Doing Business in the Philippines

What to Consider Before Doing Business in the Philippines in 2020

Business in the Philippines has remained strong and resilient over the years, making the country one of the fastest-growing economies in the ASEAN region. Industries such as manufacturing, trade and repair of automobiles, personal household goods, and construction became the main drivers of the country’s economic growth in 2020. 

The Economic Performance of the Philippines

In the fourth quarter of 2019, the Philippines acquired a 6.4% GDP growth rate (GDP of 376.8B USD) coming in fourth after Vietnam (6.5%), Laos (6.8%), and Cambodia (7%). The country also ranks 95th on the Doing Business Report in 2020, jumping from 124th place last year. 

According to the report, the Philippines has improved three areas in its business sector: 

This was made possible with the government’s effort in revising the Corporation Code in February 2019, which highlights the introduction of a One Person Corporation and the elimination of the minimum capital requirement when starting a business. Streamlining the process of securing government business permits also enabled businesses to establish much quicker in comparison to past years. 

The Business Setting in the Philippines

As an entrepreneur, an investor, or a legal entity seeking to establish a business in the Philippines, it is imperative to know the best practices and government regulations of business setup in the country. 

Recently, the government has been making efforts to make the country more attractive for foreign investors, with initiatives like Build-Operate-Transfer (BOT) investment scheme and the Revised Corporation Code, to make starting a business easier.

As a foreign investor, there are many reasons why starting a business in the Philippines is a wise choice. Among them are the following:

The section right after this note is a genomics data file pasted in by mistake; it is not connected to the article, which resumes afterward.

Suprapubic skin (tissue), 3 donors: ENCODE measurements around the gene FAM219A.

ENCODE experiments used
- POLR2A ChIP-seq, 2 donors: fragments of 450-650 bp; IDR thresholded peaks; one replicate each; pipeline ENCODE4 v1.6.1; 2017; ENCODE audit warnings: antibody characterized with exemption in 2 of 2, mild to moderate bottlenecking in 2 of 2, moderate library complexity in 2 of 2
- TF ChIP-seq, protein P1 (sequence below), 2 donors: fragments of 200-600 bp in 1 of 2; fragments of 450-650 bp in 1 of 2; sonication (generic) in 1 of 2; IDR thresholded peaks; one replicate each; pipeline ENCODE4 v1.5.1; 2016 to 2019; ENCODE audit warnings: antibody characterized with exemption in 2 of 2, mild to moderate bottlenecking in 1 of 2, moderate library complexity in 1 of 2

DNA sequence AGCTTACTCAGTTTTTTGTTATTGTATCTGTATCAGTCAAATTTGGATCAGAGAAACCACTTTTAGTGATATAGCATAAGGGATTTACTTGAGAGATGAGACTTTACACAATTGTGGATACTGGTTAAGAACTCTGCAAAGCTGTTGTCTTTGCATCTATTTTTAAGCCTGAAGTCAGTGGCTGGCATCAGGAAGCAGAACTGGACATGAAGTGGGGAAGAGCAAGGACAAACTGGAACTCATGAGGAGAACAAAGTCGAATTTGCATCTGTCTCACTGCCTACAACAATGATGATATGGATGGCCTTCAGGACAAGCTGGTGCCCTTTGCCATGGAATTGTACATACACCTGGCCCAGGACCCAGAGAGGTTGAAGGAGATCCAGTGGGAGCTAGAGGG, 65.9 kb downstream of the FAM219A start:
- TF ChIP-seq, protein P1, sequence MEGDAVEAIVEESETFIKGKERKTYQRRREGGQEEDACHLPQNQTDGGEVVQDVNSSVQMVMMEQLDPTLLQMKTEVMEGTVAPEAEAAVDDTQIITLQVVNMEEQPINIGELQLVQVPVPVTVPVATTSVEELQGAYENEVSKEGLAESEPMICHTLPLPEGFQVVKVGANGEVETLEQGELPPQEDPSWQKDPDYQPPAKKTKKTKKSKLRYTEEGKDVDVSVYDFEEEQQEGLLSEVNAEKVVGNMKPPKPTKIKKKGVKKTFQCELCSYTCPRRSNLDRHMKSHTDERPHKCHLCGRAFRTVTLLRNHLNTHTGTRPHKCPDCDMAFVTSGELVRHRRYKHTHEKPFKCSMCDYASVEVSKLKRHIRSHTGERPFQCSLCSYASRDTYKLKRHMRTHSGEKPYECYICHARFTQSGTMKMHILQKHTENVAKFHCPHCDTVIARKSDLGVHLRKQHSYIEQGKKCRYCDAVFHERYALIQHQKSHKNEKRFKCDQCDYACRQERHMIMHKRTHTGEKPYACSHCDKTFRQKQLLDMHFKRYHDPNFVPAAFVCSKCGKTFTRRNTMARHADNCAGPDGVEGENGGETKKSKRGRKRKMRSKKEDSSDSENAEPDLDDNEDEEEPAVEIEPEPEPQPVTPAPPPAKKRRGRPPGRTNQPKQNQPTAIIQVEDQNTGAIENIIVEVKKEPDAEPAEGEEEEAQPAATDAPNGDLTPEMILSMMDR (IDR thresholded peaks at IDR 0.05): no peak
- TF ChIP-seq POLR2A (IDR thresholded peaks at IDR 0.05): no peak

• Quality Manpower. The country’s priority in education puts it at an advantage by having a high literacy rate of 98.18%. English is also taught in schools and is widely spoken throughout the country, eliminating the complication of language barriers. 
  • Developing Infrastructure. The Philippine economy is open to innovations and ideas by improving various areas for investors. The government’s “Build, Build, Build” program aims to cover areas such as disaster mitigation, social and tourism, industry and trade, highways, and transportation to help drive its infrastructure to the future.
  • Confidence of Filipino Consumers. Filipinos love to spend their money on new items such as clothing, vacations (local and international), investments, and more. 
  • Strategic Location. Being at the heart of Asia, it’s located close to the major financial hubs in Asia, like Hong Kong, Singapore, Taipei, Tokyo, Bangkok, etc.

Depending on the type of business you want to establish, it is best to have these factors in mind and use them to your advantage. 

Starting Your Business in the Philippines